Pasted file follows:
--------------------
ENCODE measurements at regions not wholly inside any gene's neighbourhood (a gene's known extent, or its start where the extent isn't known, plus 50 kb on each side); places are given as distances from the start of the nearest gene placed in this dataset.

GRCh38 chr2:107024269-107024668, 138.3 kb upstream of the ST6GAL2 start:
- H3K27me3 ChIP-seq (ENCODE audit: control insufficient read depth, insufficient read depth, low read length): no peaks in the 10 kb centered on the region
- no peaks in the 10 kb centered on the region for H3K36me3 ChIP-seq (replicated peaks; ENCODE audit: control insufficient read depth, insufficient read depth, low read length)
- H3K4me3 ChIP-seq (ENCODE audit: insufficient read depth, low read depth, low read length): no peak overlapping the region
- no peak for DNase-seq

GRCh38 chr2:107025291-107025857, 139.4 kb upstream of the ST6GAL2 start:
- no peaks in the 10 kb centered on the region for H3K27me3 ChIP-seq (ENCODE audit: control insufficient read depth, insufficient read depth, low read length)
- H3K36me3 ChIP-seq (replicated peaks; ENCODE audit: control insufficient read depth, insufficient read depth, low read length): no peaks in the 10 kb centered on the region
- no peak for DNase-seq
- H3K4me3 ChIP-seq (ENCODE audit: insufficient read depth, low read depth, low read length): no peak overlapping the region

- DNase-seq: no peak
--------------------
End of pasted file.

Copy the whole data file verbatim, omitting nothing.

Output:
ENCODE measurements at regions not wholly inside any gene's neighbourhood (a gene's known extent, or its start where the extent isn't known, plus 50 kb on each side); places are given as distances from the start of the nearest gene placed in this dataset.

GRCh38 chr2:107024269-107024668, 138.3 kb upstream of the ST6GAL2 start:
- H3K27me3 ChIP-seq (ENCODE audit: control insufficient read depth, insufficient read depth, low read length): no peaks in the 10 kb centered on the region
- no peaks in the 10 kb centered on the region for H3K36me3 ChIP-seq (replicated peaks; ENCODE audit: control insufficient read depth, insufficient read depth, low read length)
- H3K4me3 ChIP-seq (ENCODE audit: insufficient read depth, low read depth, low read length): no peak overlapping the region
- no peak for DNase-seq

GRCh38 chr2:107025291-107025857, 139.4 kb upstream of the ST6GAL2 start:
- no peaks in the 10 kb centered on the region for H3K27me3 ChIP-seq (ENCODE audit: control insufficient read depth, insufficient read depth, low read length)
- H3K36me3 ChIP-seq (replicated peaks; ENCODE audit: control insufficient read depth, insufficient read depth, low read length): no peaks in the 10 kb centered on the region
- no peak for DNase-seq
- H3K4me3 ChIP-seq (ENCODE audit: insufficient read depth, low read depth, low read length): no peak overlapping the region

- DNase-seq: no peak